As the flood levels recede in most of the 20 affected provinces, victims continue facing scores of recovery challenges including sanitation, food security, health and shelter concerns, as well as a lack of potable water.
In its fourth report on the flood situation, released yesterday, the Humanitarian Response Forum – a network including the United Nations and NGOs – found the flooding caused 168 deaths and affected over 1.7 million people, shuttering 1,390 schools and 78 hospitals and health centres.
Some US$1 billion of property and infrastructure damage was sustained, according to the National Committee for Disaster Management (NCDM).
“The water levels are down, but not 100 per cent of families can go back to their homelands yet,” Uy Sam Ath, director of Cambodian Red Cross disaster management, said.
Battambang and Bantey Meanchey remain heavily affected, with several villages still inundated at water levels not seen in previous floods.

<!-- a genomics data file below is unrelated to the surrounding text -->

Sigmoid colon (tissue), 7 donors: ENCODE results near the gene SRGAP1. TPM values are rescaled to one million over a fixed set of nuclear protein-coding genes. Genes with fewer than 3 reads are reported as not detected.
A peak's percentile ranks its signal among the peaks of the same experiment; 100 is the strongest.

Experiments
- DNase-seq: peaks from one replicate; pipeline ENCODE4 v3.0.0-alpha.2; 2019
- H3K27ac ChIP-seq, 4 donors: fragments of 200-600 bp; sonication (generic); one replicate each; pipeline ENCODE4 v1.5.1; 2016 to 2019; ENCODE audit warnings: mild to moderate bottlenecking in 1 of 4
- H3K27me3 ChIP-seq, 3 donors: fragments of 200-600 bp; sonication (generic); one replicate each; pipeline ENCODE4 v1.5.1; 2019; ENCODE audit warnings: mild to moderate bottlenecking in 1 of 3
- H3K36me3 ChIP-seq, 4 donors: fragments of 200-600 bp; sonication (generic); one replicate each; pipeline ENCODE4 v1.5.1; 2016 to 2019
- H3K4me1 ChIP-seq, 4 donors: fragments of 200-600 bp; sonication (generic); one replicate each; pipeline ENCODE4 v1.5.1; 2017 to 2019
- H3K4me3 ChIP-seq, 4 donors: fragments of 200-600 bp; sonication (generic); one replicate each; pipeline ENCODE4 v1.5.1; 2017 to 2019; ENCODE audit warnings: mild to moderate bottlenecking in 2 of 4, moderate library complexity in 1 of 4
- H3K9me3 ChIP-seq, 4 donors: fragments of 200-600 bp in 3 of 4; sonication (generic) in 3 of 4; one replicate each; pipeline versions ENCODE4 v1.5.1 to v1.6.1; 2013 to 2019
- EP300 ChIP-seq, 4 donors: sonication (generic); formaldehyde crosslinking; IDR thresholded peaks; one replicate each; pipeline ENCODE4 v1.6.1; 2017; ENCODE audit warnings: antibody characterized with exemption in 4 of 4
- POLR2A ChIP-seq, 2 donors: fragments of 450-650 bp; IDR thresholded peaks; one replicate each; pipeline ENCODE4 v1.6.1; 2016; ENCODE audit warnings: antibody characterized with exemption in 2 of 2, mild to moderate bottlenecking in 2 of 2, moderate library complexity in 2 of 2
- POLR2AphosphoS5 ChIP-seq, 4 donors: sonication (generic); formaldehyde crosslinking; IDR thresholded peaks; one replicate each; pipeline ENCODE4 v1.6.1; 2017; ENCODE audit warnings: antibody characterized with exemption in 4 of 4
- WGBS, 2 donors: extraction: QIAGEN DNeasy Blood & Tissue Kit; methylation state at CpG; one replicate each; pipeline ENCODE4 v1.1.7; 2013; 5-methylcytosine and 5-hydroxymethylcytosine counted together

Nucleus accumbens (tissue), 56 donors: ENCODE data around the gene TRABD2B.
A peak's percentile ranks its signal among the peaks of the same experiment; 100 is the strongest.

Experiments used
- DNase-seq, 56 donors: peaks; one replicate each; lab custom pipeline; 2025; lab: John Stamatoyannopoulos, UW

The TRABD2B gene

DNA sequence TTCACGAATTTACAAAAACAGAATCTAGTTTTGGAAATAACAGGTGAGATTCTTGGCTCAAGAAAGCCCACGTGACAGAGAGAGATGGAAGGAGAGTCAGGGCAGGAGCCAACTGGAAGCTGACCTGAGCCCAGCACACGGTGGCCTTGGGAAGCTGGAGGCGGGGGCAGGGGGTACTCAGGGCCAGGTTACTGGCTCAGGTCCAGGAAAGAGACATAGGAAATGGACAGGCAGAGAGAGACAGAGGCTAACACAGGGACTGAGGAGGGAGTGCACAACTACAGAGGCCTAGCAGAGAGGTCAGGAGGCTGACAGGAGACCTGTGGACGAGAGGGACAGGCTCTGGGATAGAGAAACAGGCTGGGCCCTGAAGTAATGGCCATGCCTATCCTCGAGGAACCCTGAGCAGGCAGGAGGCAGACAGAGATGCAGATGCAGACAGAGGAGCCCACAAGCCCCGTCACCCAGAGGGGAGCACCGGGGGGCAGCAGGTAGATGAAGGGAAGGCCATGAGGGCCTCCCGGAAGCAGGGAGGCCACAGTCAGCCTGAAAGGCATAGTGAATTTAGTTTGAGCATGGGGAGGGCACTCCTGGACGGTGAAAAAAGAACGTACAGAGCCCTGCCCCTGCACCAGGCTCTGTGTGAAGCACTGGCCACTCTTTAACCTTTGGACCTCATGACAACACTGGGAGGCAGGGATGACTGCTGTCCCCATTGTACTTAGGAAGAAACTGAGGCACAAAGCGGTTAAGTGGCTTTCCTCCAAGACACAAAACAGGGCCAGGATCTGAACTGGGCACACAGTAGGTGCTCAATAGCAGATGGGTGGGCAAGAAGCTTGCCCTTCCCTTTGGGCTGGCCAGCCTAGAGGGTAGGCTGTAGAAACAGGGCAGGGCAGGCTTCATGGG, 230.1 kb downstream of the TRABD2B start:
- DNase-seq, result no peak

“The situation here is still very dire,” Raymong Chhim, program director for the Battambang-based Puthi Komar Organisation, said.
Immediate needs, according to the forum report, include damage assessment, health screenings, food and drinking water distribution, and repairs to infrastructure.
“Most of the wells were contaminated, so very many villages were left without any source of drinking water,” Leng Vireak, senior manager of disaster response at World Vision, said.
Though 85 per cent of schools closed due to the flooding are now reopened, according to the NCDM, 400 schools remained closed as of Monday.
The flooding has also increased exposure to unexploded ordnance (UXO), with flash floods washing explosives from uncleared to demined areas; the forum reported one UXO and two anti-tanks mines have been found in Battambang.
“We need to ensure that not just emergency relief is provided, but also recovery aid so that families can return to their regular life,” Vireak said.
ADDITIONAL REPORTING BY SEN DAVID